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caption: Rowers from the Pocock Rowing Center on the lake one Saturday morning recently. 
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Rowers from the Pocock Rowing Center on the lake one Saturday morning recently.
Credit: KUOW Photo/Anna Boiko-Weyrauch

Don't worry, that seaplane probably won't land on your kayak

Rowing a tiny boat can make a person feel small, especially with the roar of seaplanes overhead. But from the back of a shell, rower Andy Brassington calls it a great example of urban coexistence.

Brassington has rowed for five years and estimates planes have taken off and landed hundreds of times around him, always without incident— despite the lake’s popularity.

“On a hot sunny weekend day, it looks like, where are you going to land? It looks like a chaotic slalom course of boats,” he said.

All that traffic on Lake Union got some KUOW listeners wondering, how DO seaplanes land here?

Pilot Yvette Marble has the answer. It’s acrobatics on the part of both pilot and plane. Seaplanes are capable of nimble maneuvering, while pilots stay keen to the dynamic conditions around them. 

When she’s up in her Cessna 206 seaplane, Marble assesses the speed and direction of the wind and scans the water for an opening.

“When you're above looking down, you can really get a good idea of where everybody is and see the best areas for landing,” Marble said. “We're sizing up not just the positions of the boats, but what directions they're moving.”

Perspective is everything: Lake Union looks more spacious from the air.

Marble is the chief pilot for Seattle Seaplanes, a small operation located on Lake Union, and flies up to 12 times a day.

Landing on Lake Union never feels chaotic or dangerous, she said. 

“We have to be alert and we have to be paying attention to what we're doing," she said. "But we're pilots, that’s what we do.”

Seaplanes have used Lake Union for over 100 years, yet interviews and archive searches didn’t turn up records of seaplane accidents on the lake.

In the 1980s, Kenmore Air began scheduled operations there, pilot and director of operations John Gowey said. Gowey flies during the summer five days a week; he’s now in his 29th year with the company.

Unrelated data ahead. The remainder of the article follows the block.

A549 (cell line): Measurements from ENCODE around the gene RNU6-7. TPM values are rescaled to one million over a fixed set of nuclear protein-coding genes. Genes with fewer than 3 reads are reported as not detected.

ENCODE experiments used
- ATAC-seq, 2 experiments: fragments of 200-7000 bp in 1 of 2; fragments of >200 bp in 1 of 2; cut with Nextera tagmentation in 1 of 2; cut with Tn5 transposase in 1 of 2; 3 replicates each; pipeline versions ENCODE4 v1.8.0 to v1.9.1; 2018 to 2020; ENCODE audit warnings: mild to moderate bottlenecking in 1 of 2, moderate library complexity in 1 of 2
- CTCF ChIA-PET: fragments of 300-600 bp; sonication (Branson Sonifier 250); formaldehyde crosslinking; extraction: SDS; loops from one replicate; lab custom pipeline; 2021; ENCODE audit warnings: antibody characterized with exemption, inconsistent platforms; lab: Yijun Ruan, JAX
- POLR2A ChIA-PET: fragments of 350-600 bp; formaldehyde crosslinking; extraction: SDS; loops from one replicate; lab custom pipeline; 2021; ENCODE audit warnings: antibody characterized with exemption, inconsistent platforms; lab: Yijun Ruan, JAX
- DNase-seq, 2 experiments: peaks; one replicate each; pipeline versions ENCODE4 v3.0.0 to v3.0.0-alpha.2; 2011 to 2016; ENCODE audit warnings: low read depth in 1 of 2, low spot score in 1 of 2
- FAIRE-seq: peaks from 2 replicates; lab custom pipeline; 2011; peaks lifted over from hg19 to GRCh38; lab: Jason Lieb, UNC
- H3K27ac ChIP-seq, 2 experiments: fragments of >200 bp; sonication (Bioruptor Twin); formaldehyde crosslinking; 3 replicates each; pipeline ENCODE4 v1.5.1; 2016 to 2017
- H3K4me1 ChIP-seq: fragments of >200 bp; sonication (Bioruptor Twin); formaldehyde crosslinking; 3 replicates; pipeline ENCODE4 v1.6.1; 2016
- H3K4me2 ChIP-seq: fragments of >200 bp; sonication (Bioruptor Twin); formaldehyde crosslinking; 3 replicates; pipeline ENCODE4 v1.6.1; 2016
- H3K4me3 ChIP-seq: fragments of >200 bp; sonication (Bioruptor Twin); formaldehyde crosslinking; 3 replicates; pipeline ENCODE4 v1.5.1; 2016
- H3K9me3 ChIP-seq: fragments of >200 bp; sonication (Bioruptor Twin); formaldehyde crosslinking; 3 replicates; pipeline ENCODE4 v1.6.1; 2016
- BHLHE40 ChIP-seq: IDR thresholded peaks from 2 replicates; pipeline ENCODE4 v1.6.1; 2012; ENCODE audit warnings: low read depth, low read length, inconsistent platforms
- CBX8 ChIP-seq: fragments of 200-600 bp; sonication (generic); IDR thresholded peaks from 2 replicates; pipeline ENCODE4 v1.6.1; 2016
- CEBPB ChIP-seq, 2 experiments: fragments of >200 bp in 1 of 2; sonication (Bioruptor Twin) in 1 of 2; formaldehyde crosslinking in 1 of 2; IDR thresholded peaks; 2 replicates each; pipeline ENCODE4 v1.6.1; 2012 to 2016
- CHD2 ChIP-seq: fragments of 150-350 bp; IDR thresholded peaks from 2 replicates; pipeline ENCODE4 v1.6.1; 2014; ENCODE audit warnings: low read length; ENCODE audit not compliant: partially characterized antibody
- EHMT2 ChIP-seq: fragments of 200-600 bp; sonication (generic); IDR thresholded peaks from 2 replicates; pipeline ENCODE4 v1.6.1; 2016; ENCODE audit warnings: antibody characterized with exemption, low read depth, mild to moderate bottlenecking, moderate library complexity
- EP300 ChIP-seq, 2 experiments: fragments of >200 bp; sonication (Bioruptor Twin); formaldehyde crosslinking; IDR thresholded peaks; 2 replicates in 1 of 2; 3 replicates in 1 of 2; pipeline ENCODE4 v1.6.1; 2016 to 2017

“Since about 2008 I’ve noticed a steady uptick in the number of users on the lake,” Gowey said, particularly paddle boarders and kayakers. 

But boaters have the right of way by law.

“We have to set up our take off and our landing in such a way that’s safe and avoids the other vessel traffic,” he said. “It’s easy to do when the lake’s not very crowded, it definitely does get more difficult as the lake gets more crowded.”

The summertime is “a little bit of a patience game,” as pilots have to wait for a clear path through boaters to emerge.

Seaplanes can curve if need be, and even take off at a 180-degree angle.

That super-power comes from rising up almost entirely off the pontoons (called floats) and riding on their edge, called a step.

“We don't have as much drag, and we're very maneuverable," she said. "We can just pivot on that point, so we can make turns to avoid boaters, and turning up to 180 degrees is possible.”

Seaplanes use this ability to take off down meandering rivers or in rugged terrain. Like this pilot:

If someone gets in the path of a takeoff or landing, it’s easy to pull back and decelerate to prevent a collision, Gowey and Marble said. Both pilots said it’s easy to see smaller users of the waterway, even standup paddle boarders.

The City of Seattle has been testing new light-up buoys tracing the lake’s center line that flash to alert boaters of incoming or outgoing seaplanes. The buoys are only for the peak summer months.

Lake Union has no air traffic control tower, like most airports in the United States, Gowey said. Instead, pilots communicate through a common radio frequency and alert each other of their positions.

And it turns out, landing isn’t the hard part; it’s taking off. Getting airborne requires a longer distance to pick up speed, and pilots don’t have the birds-eye view of their surroundings. By contrast, once a seaplane reaches the lake during landing, the water acts like a big brake, so aircraft don’t need as much space to stop. In either case, Marble always stays alert and keeps an alternate route in mind, she said.

“It is a good mental exercise,” she said.

And she loves it. Marble quit her office job and became a seaplane pilot eight years ago after going on a seaplane ride during a trip to Alaska.

“I said, ‘Hey this looks easy. I could learn how to do that,’ and so I moved to Seattle.”

Now the view from work includes Mount Rainier, Mount Saint Helens, and Bill Gates’ house (during 20-minute scenic flights around Seattle.)

“It’s very freeing, and it's different perspective on the world.”